Sobriety Checkpoints Focus of Webster, County, State Police Aug. 17
Police officers will be checking motorists in an effort to reduce the number of intoxicated drivers on the streets and highways Aug. 17 through Sept. 3.
Drive sober or get pulled over. That's the message Webster Groves, St. Louis County and other Missouri law enforcement agencies are passing along to motorists.
From Aug. 17 through Sept. 3 those agencies will be cracking down on impaired drivers with statewide sobriety checkpoints and DWI saturation patrols.
According to a news release from the Webster Groves Police Department, the sobering fact is that impaired driving contributes to nearly 30 percent of all Missouri traffic fatalities. The releases stated that in 2011, 220 people were killed and 902 seriously injured in crashes involving an impaired driver.
“Driving drunk is simply not worth all the consequences,” Sgt. Jason Flanery, of the Webster Groves Police Department said in the news release. “Our message is simple and unwavering: Drive Sober or Get Pulled Over.”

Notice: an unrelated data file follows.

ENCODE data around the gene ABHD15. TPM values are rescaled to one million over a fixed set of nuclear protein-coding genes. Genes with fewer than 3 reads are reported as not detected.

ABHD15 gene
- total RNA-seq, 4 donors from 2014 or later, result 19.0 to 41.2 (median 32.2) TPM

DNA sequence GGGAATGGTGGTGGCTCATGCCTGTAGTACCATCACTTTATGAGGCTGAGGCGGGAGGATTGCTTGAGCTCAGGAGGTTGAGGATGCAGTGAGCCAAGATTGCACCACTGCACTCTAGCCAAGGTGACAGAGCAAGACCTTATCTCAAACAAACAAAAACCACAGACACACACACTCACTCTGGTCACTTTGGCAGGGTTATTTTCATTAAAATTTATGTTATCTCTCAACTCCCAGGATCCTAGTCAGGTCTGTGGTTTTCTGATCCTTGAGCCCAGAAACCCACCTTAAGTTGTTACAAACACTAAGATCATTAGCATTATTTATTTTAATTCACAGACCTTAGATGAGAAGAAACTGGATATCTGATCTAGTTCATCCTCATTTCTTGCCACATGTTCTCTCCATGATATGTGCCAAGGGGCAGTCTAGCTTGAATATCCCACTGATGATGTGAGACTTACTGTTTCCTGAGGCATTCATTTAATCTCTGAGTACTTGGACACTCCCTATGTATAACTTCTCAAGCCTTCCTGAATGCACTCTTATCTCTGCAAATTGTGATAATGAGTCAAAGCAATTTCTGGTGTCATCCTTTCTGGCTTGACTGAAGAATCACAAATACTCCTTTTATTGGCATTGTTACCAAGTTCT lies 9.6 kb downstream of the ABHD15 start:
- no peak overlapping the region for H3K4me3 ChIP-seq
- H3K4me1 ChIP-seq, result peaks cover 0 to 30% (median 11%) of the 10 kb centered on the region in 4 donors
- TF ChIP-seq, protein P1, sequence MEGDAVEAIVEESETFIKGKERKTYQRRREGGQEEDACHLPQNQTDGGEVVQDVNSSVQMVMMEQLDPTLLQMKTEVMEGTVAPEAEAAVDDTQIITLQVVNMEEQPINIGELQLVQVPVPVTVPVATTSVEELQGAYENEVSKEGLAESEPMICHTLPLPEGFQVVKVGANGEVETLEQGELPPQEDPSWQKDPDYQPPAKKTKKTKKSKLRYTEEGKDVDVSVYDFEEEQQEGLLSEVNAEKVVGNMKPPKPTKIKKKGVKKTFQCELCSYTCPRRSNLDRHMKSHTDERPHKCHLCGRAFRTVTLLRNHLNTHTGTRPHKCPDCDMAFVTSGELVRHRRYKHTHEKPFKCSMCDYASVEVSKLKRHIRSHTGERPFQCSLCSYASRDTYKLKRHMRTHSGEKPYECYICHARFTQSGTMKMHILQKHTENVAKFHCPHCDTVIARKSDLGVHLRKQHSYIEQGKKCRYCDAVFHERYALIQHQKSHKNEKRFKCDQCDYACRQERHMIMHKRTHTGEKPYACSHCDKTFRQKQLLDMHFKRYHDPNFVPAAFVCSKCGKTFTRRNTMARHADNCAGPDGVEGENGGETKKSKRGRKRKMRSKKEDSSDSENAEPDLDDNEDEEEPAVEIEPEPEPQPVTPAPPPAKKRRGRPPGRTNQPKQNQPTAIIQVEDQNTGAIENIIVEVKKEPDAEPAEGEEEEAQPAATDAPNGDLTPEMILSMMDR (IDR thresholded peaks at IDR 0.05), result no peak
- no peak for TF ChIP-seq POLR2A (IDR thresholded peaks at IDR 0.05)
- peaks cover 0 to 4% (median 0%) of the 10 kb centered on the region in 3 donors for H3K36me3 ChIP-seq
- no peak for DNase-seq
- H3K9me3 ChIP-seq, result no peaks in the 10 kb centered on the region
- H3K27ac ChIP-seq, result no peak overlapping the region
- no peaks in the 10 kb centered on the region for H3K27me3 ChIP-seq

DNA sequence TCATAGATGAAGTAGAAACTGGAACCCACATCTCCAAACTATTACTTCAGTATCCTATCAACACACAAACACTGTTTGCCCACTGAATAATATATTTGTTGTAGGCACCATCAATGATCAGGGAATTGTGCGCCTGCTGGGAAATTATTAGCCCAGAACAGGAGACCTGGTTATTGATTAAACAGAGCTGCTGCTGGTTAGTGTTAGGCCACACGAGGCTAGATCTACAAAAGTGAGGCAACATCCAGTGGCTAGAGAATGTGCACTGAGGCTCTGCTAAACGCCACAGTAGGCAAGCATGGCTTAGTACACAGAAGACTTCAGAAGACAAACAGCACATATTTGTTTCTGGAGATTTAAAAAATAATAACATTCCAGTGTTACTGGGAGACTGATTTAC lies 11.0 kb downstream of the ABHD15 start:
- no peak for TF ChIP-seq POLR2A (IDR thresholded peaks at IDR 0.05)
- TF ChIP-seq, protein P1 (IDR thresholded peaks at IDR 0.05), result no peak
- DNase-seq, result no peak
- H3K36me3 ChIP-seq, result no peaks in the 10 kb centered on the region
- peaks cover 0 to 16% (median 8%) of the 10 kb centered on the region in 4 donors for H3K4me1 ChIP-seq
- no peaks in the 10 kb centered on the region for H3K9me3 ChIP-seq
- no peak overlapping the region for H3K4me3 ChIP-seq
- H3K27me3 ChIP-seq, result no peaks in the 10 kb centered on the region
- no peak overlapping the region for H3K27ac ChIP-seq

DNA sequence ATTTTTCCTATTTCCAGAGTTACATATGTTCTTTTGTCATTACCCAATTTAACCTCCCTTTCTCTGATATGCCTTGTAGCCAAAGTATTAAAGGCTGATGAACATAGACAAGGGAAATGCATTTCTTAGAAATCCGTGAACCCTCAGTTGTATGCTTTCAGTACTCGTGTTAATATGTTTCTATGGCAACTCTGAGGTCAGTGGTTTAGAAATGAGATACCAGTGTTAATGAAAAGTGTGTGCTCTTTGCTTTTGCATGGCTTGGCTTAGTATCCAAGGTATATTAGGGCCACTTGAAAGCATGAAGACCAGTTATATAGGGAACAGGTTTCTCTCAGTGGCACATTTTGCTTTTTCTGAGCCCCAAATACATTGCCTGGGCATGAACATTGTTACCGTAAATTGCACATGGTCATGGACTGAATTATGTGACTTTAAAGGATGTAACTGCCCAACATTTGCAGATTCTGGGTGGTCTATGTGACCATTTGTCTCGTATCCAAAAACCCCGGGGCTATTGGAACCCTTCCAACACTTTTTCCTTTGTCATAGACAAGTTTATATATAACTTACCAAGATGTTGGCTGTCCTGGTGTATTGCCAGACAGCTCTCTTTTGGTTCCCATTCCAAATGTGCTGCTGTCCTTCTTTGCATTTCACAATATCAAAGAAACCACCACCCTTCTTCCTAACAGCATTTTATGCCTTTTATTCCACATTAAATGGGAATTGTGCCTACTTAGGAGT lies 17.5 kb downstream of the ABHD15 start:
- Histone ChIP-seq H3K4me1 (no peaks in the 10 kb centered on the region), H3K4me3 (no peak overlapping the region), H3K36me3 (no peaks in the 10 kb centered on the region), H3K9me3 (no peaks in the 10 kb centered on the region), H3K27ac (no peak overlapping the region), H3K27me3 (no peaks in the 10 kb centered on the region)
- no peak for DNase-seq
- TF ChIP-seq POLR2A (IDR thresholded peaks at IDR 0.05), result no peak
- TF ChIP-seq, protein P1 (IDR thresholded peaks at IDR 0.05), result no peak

Consequences of drunk driving include jail time, loss of their driver licenses, or being sentenced to use ignition interlocks. Insurance rates go up. Other financial hits include attorney fees, court costs, lost time at work and the potential loss of job or job prospects. When family, friends and co-workers find out, violators can also face tremendous personal embarrassment and humiliation.
The St. Louis County Police Highway Safety Unit and officers from the Division of Patrol also will be conducting sobriety checkpoints, according to a news release from the department. Specially trained officers will be checking motorists in an effort to reduce the number of intoxicated drivers on our streets and highways. Inconvenience to motorists will be minimal.
The officers participating in the enforcement have had additional training in the recognition of motorists who have had too much to drink or are under the influence of illegal drugs, according to the county's release. Officers also will issue citations for seat belt and other violations.
"Removing intoxicated drivers from our roadways is a high priority for the St. Louis County Police," said Chief Tim Fitch, in the release. "The use of checkpoints has been proven to be an effective method to accomplish this goal."